“I don’t think I would have become so involved as fast as I did if it wasn’t for her. Talking to her and getting a perspective let me understand it's OK to take advantage of every opportunity that is given to you as long as you manage your time with academics.”
Kaley Whatley, the first in her family to attend college, is a graduate of Jena High School. She became part of Beyond Graduation after deciding she wanted to attend LSUA to major in nursing.
Kaley Whatley and Coach Ashlee Hatwig
Her Beyond Graduation coach, Ashlee Hatwig, helped Kaley fill out the FAFSA, get scholarships and financial aid, register for classes and get into a dorm. Once fall classes started, Hatwig would check in on Kaley to make sure her needs were being met and to remind her of approaching deadlines.
“At LSUA, people are always there to help, but it’s good to know I have one person that I can go to,” Kaley said.
LSUA’s Beyond Graduation students were treated to a “VIP-type” orientation in the summer, before the start of the fall semester. It gave the dozen Beyond Graduation students extra time and more personalized attention to tour the campus and to learn about financial aid, the registration process, student organizations and scholarship opportunities.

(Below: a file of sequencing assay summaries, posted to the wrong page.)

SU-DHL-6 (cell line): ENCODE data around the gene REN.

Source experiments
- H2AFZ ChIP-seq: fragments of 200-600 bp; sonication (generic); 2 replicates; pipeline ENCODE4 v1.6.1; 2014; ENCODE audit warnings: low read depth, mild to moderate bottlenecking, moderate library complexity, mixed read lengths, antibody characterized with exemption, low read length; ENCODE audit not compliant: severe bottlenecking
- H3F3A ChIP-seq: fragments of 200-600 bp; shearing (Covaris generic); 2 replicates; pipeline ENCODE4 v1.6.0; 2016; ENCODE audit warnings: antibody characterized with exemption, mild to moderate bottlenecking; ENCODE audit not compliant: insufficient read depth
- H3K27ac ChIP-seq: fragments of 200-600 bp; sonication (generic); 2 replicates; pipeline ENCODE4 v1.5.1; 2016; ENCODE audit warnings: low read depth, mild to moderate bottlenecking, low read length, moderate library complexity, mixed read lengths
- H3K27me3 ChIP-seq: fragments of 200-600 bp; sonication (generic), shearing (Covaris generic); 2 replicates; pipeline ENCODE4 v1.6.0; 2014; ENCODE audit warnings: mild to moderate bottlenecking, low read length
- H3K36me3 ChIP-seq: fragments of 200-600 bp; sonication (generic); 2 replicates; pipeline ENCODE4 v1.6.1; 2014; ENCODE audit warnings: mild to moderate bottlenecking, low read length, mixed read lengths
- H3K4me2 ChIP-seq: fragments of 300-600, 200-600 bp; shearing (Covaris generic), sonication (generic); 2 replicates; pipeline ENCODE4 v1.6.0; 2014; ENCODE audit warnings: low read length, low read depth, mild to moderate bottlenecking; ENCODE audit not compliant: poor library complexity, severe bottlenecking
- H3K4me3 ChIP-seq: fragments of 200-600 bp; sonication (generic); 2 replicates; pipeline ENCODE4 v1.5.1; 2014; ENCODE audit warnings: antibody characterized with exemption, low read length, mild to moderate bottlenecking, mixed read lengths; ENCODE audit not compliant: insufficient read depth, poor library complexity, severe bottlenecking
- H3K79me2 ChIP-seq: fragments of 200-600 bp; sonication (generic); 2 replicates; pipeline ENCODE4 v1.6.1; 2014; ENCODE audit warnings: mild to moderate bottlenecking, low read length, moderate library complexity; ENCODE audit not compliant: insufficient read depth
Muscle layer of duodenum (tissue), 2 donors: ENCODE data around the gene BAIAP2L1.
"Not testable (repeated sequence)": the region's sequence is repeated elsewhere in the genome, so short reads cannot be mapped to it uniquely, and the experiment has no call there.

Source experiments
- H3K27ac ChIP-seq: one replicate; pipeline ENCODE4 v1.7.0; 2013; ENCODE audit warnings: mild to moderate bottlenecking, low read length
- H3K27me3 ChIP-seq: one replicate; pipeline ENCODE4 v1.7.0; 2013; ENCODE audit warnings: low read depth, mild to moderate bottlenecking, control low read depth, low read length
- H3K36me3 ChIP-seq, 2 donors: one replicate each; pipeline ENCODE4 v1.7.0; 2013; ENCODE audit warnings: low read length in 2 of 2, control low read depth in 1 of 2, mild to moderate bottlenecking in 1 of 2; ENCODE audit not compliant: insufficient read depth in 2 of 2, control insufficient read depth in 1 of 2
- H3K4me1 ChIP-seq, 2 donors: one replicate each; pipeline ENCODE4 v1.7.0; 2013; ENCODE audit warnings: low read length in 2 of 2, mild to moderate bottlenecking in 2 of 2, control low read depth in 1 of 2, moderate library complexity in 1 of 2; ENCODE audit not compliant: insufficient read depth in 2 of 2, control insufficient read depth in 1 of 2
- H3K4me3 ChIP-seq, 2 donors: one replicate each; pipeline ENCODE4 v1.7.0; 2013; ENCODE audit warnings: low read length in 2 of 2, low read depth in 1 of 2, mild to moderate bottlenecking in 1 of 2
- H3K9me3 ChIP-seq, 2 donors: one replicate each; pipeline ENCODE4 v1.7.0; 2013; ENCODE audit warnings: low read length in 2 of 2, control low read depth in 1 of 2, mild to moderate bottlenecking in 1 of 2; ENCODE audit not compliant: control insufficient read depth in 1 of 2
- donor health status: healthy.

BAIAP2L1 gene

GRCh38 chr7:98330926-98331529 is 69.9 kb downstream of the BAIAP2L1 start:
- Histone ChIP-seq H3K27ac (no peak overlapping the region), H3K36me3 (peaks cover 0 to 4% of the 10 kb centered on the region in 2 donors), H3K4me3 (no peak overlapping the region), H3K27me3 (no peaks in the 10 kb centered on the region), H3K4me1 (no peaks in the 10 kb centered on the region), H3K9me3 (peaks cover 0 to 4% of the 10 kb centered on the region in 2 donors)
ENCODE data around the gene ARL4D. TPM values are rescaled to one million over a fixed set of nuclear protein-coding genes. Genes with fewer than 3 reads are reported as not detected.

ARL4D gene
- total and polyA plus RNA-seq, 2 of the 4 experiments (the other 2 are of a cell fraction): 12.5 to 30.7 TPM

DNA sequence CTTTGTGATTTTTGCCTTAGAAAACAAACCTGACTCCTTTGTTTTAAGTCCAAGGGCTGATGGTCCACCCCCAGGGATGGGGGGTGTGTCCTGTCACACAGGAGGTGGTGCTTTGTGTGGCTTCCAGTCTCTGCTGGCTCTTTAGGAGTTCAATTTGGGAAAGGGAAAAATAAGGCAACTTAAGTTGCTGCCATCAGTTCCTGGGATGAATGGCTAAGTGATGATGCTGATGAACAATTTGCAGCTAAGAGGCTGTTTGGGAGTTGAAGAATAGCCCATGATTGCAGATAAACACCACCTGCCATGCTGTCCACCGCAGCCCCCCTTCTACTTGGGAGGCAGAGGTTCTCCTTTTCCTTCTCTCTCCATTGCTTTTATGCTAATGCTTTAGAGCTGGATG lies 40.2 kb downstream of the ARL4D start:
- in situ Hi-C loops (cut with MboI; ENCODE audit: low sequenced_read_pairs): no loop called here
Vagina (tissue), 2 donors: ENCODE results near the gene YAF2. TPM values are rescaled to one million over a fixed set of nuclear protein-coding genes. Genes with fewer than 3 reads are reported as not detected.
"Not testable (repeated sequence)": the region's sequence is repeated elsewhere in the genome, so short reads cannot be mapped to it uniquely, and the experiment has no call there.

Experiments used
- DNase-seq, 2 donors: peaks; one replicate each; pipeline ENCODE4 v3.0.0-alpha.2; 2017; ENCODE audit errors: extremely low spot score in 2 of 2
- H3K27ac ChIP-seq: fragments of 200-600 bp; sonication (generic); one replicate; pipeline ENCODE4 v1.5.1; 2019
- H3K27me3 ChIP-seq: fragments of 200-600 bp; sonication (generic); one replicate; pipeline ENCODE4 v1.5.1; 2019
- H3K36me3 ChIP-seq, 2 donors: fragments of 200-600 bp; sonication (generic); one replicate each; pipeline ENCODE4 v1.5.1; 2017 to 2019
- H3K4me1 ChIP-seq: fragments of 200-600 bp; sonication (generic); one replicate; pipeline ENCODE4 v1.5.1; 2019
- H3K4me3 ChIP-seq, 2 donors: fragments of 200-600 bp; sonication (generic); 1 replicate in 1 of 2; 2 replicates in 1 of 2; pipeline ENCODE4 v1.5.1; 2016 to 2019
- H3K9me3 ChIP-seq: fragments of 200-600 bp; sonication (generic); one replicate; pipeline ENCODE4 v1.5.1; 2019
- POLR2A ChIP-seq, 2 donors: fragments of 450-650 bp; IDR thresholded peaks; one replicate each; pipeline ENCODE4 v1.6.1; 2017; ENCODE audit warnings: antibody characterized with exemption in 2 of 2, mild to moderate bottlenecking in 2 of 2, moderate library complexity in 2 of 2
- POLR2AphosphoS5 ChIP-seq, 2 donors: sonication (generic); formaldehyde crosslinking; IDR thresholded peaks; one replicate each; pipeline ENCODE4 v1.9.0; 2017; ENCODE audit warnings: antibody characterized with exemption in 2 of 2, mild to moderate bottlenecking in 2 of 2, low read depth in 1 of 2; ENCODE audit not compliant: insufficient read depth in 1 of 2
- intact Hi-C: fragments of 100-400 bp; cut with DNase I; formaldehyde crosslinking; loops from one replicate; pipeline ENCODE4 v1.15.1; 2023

“Beyond Graduation has been a big help to me because there is so much that goes on. They are there to help us with anything that we need, especially when you’re 18 years old and just getting out into the world. I’ve been very thankful that I’ve had people like Beyond Graduation to help me along the way,” Kaley said.
Arboni Brown is a Natchitoches Central High School graduate who is in the cosmetology program at Bossier Parish Community College. Arboni has low vision because of a rare medical condition, so it can be difficult for her to read the fine print in textbooks.
Arboni Brown and Coach Kelsy Davis
Her Beyond Graduation coach, Kelsy Davis, helps Arboni with some of her assignments by reading the material aloud to her. Davis also provides the support Arboni needs to tackle her new surroundings as a college student. “I told her I would advocate for her,” Davis said.
Arboni said she enjoys the personalized attention. “She really makes me feel so comfortable, and with my disability, she’s willing to help me whenever I need it.” After she graduates in December 2023, Arboni plans to eventually open her own salon. “I want to work in my own building and make money.”
Early results of the pilot program are encouraging, with the retention rate of Beyond Graduation participants being an estimated 10 percent higher than national benchmarks. The Rapides Foundation plans to expand to all nine school districts in the Foundation’s service area depending on the success of the pilot.
“I wish every student was able to have the extra layer of resources that Beyond Graduation is able to provide,” Maggio said. “We are not only helping students get into college, but we are already seeing where our students are utilizing our services at a very high rate. I can see where these retention services are going to pay dividends down the line.”